Lincoln’s record endures
12/5/2012, 8:26 a.m.
Lincoln’s record endures
Historians consider Abraham Lincoln to be one of the nation’s most outstanding presidents. During his administration the very union was challenged and the nation fought a bloody Civil War. The United States also had to decide whether or not it was going to tolerate slavery.
Older generations of African Americans revered Lincoln as the president who ended slavery. Consequently, wherever they could vote, blacks became loyal members of the Republican Party, the party of Lincoln. It was not until 1933 that the dynamic leadership of Franklin Delano Roosevelt inspired major defections of blacks to the Democrats.
Lincoln was assassinated on April 15, 1865, less than three months after the 13th Amendment ending slavery everywhere in the U.S. was passed by the House on Jan. 31. Blacks’ loyalty to Lincoln survived for 65 years after his death despite Jim Crow, lynching and racial oppression. However, with the emergence of the Civil Rights Movement in the 1950s, blacks became more critical of Lincoln’s attitudes that were deemed to be racist, despite his leadership to end slavery.
From the perspective of 2012 America, it is impossible to understand with clarity the mindset of those in Lincoln’s era. However, the new film “Lincoln” recreates the ambience of that time. One of the most shocking scenes in the film was the absolute outrage in the House of Representatives to the suggestion that women might be permitted to vote. Female suffrage did not occur for 55 years from then until passage of the 19th Amendment in 1920.
If the mothers, wives and daughters of those in power are excluded from the democratic process, there was certainly no immediate plan for the participation of blacks. Nonetheless, it was still considered to be morally reprehensible for one human being to own another. Great Britain had acknowledged this tenet of civilized conduct by passing the British Slavery Abolition Act of 1833. This undoubtedly influenced many Americans.
When Lincoln first came to the presidency in 1861, the Southern states were already considering withdrawal from the union. In February, South Carolina, Mississippi, Florida, Alabama, Georgia, Louisiana and Texas ratified the Confederate Constitution and seceded. The original seven states were later joined by Virginia, Arkansas, Tennessee and North Carolina. The first shots of the Civil War were fired at Fort Sumter, S.C. on April 12.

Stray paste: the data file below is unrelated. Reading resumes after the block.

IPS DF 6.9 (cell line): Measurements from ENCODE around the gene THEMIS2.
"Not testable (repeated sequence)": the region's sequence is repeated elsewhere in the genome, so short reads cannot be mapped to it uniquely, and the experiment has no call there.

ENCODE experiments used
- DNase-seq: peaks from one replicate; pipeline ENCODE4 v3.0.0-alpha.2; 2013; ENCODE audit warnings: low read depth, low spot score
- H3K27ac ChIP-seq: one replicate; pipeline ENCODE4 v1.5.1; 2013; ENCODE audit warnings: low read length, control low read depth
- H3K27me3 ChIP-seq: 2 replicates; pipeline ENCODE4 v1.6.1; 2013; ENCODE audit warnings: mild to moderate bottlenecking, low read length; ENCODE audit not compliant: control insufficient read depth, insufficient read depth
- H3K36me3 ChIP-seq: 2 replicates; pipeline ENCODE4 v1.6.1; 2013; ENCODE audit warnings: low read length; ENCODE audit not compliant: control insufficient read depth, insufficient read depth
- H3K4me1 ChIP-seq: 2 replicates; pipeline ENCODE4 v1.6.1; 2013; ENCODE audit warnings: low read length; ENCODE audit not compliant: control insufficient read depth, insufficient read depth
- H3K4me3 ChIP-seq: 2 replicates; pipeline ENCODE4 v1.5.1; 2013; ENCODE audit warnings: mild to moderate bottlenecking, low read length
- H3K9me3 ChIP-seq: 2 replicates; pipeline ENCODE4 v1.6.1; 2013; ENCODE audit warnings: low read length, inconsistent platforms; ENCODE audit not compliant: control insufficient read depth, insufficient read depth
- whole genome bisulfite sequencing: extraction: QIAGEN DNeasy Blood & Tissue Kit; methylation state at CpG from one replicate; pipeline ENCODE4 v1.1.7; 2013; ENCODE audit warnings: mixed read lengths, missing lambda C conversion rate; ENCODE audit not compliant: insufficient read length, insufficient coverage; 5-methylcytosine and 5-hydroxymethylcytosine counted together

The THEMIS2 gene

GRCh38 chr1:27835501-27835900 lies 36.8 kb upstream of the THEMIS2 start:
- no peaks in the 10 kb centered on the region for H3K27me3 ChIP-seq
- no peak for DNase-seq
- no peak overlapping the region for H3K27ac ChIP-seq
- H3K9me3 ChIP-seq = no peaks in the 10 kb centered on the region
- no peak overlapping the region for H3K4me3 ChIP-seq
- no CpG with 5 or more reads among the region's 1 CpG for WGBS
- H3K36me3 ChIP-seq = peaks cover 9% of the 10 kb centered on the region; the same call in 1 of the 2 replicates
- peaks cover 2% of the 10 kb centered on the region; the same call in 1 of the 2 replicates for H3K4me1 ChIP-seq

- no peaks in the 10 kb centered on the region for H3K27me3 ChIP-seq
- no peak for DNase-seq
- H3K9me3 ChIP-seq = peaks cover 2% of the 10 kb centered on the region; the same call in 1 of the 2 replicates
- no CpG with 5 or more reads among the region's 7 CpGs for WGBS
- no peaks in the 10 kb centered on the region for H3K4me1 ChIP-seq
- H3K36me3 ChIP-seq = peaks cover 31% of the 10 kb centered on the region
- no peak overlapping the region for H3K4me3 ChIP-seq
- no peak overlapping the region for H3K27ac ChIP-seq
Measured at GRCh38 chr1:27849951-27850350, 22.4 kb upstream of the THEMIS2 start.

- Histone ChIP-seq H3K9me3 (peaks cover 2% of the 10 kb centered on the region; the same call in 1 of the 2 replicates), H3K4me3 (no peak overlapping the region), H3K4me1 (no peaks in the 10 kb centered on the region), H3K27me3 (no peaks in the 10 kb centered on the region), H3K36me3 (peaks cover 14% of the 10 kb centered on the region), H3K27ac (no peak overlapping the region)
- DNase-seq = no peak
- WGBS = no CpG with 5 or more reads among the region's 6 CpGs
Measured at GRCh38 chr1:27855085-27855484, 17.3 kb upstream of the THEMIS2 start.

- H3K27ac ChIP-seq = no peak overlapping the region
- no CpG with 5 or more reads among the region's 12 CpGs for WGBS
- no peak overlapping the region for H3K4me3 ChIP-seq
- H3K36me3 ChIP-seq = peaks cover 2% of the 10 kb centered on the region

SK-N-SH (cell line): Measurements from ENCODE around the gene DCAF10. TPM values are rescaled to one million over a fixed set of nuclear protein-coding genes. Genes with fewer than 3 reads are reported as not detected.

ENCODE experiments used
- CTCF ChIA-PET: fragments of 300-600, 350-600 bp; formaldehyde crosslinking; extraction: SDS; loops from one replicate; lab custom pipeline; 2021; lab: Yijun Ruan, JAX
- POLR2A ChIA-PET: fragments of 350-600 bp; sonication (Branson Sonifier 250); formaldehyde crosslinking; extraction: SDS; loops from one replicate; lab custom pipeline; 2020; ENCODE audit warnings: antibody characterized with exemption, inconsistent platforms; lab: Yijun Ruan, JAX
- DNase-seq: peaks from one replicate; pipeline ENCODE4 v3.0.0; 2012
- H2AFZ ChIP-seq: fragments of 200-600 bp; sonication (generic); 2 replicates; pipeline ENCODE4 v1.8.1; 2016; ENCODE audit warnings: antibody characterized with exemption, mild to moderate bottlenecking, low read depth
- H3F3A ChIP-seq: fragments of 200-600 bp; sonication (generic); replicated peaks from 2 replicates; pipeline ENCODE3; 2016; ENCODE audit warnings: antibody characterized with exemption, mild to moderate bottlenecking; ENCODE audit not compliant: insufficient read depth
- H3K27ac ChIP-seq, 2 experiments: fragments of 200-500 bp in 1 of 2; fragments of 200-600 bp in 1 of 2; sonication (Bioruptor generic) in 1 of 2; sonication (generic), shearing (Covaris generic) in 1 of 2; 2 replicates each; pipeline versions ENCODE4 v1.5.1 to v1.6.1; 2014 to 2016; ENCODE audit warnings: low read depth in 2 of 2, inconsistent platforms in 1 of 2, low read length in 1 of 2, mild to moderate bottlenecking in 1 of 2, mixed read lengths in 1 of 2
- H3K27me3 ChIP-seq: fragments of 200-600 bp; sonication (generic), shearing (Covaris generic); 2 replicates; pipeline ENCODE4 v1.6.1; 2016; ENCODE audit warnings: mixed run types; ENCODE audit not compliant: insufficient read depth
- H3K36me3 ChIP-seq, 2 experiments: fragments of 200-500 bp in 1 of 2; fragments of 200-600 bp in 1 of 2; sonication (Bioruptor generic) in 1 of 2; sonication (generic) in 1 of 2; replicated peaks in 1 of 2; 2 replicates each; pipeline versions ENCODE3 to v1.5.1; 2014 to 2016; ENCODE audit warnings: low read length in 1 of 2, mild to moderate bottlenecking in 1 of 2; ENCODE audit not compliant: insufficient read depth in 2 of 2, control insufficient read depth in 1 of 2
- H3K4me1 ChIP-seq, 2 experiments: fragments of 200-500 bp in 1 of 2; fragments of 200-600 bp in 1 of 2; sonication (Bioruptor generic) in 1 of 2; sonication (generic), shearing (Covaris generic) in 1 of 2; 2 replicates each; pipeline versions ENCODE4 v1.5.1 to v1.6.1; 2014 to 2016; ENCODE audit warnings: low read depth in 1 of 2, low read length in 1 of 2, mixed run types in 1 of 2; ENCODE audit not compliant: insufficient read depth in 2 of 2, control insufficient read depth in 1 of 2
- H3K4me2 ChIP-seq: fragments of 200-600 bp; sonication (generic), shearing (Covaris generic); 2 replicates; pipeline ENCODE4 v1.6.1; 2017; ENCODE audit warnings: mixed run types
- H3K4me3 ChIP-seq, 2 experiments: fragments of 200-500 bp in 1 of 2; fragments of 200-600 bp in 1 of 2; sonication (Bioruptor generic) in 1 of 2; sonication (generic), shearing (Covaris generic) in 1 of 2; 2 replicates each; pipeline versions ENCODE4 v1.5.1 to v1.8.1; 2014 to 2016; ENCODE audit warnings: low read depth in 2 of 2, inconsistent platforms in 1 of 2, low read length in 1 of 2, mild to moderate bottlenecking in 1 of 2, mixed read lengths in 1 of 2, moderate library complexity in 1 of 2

Lincoln had hoped to avert warfare by assuring the Confederate states that local customs would be preserved by states’ rights. In his first Inaugural Address on March 4, 1861, Lincoln said, “I understand a proposed amendment to the Constitution … has passed Congress to the effect that the federal government shall never interfere with the domestic institutions of the states, including that of persons held to service. I have no objection to its being made express and irrevocable.”
Lincoln was a native of Illinois, a state that had abolished slavery by its constitution in 1818. Nonetheless, as a politician it was inadvisable for Lincoln to be branded as an abolitionist. With limited personal contact with slavery it was easier for him to tolerate the practice until he came to Washington, where he developed an abhorrence for slavery. By Sept. 22, 1862 he was quite ready to issue the Emancipation Proclamation that freed only those slaves living in the Confederacy as of Jan. 1, 1863.
With most blacks still in the South, the Emancipation Proclamation freed about 75 percent of the slaves. As efforts to end the war developed, Lincoln became concerned that his executive order based upon the constitutional war powers would not survive the armistice. He feared that lawsuits could revoke his executive order and reinstitute the legacy of slavery. Lincoln therefore pushed for adoption of the 13th Amendment that passed the Senate on April 8, 1864. With a forceful effort from the president it passed the House on Jan. 31, 1865.
The film “Lincoln” is essentially the story of that political battle.